What is a DOI?

A Digital Object Identifier provides easy access to specific data sets, providing readers with fast, efficient, and durable access to your data. Papers with links to data are cited more frequently and non-durable data links tend to fail over time.

You may have seen them used in links to scholarly journal articles and in the NASA Astrophysics Data System. DOIs create permanent and unique links to text, web pages, data and other digital resources.

DOI Workflow - Paper to MAST Archive

How to get a MAST DOI

Help us provide a permanent reference to the data you used in writing your manuscript!

Step 1: Generate a new DOI or select an existing one.

Step 2: Add the DOI to your manuscript.

Step 3: Enter the DOI during article submission (for AAS Journals).


Step 1: Generate a new DOI or select an existing one

There are two ways to get a MAST DOI:

(a) Generate a DOI for a custom collection of one or more observations
Use the MAST DOI Portal to generate a DOI for one or more datasets including images, spectra, or time-series data generated by one of our missions (JWST, Hubble, Kepler, GALEX, IUE, etc.). See the MAST Docs webpage for instructions on DOI creation ("Create a DOI") or our video tutorial.
 
There is a limit to the number of observations (~10,000) that can be included in a user-generated custom DOI. To reference data in bulk, including large datasets from catalogs, High Level Science Products, or the Kepler/K2 or TESS missions, see option (b) below.

Button link to captioned video tutorial.

(b) Find existing DOIs

We have pre-made DOIs for certain collections, including High Level Science Products, certain catalogs, and various subsets of Kepler/K2 and TESS bulk mission data. If the DOI you want is not on this list and the dataset is too large to create a DOI yourself, please contact us to request a new bulk DOI.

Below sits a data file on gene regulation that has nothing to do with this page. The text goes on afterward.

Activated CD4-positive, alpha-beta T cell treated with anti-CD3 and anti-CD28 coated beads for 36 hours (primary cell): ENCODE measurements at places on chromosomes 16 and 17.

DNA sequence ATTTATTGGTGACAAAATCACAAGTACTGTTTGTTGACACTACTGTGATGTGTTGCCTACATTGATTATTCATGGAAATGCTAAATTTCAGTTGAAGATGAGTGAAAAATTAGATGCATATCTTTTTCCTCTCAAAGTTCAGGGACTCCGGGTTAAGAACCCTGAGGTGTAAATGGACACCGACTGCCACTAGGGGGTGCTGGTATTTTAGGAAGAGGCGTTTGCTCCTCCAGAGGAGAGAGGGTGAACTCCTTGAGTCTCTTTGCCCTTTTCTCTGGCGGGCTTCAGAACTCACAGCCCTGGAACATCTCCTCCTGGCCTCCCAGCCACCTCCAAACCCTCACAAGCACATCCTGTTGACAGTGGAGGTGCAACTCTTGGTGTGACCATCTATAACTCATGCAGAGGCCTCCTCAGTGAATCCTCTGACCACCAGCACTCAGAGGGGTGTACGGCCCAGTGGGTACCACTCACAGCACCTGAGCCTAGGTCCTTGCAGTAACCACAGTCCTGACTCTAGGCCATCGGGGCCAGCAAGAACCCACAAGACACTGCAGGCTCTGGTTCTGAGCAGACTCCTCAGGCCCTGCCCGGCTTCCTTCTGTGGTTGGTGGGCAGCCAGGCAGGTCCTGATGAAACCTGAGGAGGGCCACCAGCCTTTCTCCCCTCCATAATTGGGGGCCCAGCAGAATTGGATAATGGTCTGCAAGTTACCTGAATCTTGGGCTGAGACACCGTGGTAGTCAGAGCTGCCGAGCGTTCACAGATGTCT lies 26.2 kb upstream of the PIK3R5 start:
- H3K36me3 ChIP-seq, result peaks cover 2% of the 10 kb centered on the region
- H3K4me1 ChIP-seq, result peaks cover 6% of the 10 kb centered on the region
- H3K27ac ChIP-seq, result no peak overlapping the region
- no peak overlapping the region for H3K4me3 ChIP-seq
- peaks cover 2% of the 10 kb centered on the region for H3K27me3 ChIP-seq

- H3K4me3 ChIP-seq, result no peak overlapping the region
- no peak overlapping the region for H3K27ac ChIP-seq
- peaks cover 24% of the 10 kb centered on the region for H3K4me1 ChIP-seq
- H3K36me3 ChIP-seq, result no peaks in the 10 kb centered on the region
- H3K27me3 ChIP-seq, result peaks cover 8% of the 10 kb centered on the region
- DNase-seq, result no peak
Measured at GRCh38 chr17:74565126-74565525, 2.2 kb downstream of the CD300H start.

Data from a High Level Science Product? (CANDELS, K2SFF, QLP, TASOC, etc.)

High Level Science Products (HLSPs) are pre-processed, community-provided datasets that already have DOI links.  A pre-defined DOI can be found on the HLSP search page above the name of each HSLP project, and in the top section of each HLSP's landing page. This DOI refers to a given HLSP as a whole.

Note: A separate DOI link is occasionally available on an HLSP project's landing page under "Source Data". This additional DOI refers to the original mission products from which the HLSP was derived, rather than to the HLSP products themselves.

A catalog? (Kepler KIC, GALEX MCAT, etc.)

At present, we provide a DOI for each of the following MAST catalogs and surveys.

A quarter or campaign from Kepler/K2 or a sector from TESS?

Data from the Kepler space telescope is often referred to in large collections, either by quarter, by cadence, or as a whole. Data from TESS is referred to by sector. Find the corresponding DOI for these data collections below.

 

Step 2: Add the DOI to your manuscript

It is critical that you cite your MAST DOI in your manuscript; otherwise, your reader will have no link between your publication and the data you analyzed.

For AAS journal authors, we recommend updating to the most recent version of AASTeX. Where exactly you decide to cite the DOI will depend on your article. The important thing is to include it somewhere, so that readers can access the data you analyzed. For further information and examples for non-AAS journals, visit the FAQ at the end of this page.

Example 1 (Data Analysis section):
All the [mission] data used in this paper can be found in MAST: \dataset[https://doi.org/10.17909/######]{https://doi.org/10.17909/######}.

Example 2 (Acknowledgments):
Some/all of the data presented in this paper were obtained from the Mikulski Archive for Space Telescopes (MAST) at the Space Telescope Science Institute. The specific observations analyzed can be accessed via \dataset[https://doi.org/10.17909/######]{https://doi.org/10.17909/######}. STScI is operated by the Association of Universities for Research in Astronomy, Inc., under NASA contract NAS5–26555. Support to MAST for these data is provided by the NASA Office of Space Science via grant NAG5–7584 and by other grants and contracts.

Step 3: Enter the DOI during article submission

Some journals, such as AAS journals, will require you to enter data DOIs in their journal submission interface during the article submission process. Other journals may instead recommend only that you insert your DOI in the manuscript using the \dataset or similar tag in their markup language, as outlined in Step 2 above.

Below is an example from the EJournal Press interface for AAS Journals:

"Insert DOI here" screenshot.

FAQ

Contact